People who are “college and career ready” have been described as being able to do the following four things:
  • Think critically
  • Communicate effectively
  • Collaborate
  • Create and innovate

I fear that loose interpretations of the Common Core will lead to people embracing bad practices which will do nothing to help our cause of helping children become more proficient readers so that they are college and career ready.

However, if we are thoughtful about what needs to happen so that children can read increasingly complex text and gain the knowledge that helps them to solve complex problems in the workplace, we will see that children will need to read widely, they will need to read a lot, they will require explicit, expert instruction in whole groups, small groups, and one-on-one, they will need to talk and write about their ideas and where do all of these things happen?  In a reading workshop.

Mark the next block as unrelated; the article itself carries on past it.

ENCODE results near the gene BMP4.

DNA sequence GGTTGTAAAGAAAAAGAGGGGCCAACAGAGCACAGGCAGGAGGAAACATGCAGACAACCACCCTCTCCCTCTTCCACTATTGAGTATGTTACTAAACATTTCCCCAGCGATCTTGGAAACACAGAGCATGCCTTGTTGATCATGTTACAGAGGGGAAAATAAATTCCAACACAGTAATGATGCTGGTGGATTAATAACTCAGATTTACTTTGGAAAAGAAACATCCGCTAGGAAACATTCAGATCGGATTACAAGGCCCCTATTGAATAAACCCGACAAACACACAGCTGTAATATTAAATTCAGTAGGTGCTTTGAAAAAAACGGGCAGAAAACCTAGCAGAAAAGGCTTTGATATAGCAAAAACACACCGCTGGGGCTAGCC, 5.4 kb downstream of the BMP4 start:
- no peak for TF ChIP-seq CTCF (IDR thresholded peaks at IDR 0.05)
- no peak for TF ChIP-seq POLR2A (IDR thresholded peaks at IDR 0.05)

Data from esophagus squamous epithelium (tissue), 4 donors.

In my opinion, reading workshop should be on the radar in every school district across the United States. Not only does it provide a good possibility for meeting the standards of the Common Core, it offers the best possibility of being successful.

Friday, November 4, 2011

Assigning Reading Comprehension vs. Teaching Reading Comprehension

When it comes to comprehension instruction, we have data that says that we spend as little as 2% of our instructional time teaching children how to make meaning.   (Lanning, 11) What we tend to do instead is give students a passage like this:

Some fire is a natural part of the life of a forest.  Fire cleans out dead brush by burning it to ash.  Then animals that live in the forest can find food more easily.  New plants and trees have more room and sunlight to grow.
(From Fires and Floods by Kate Waters, p 11)

And ask questions like:
What is this passage mostly about:
  1. How fires destroy forests
  2. How fires can be helpful
  3. How fires help animals
  4. How fires clear away dead brush

And when children respond anything but answer 2, we conclude that this student does not understand main idea.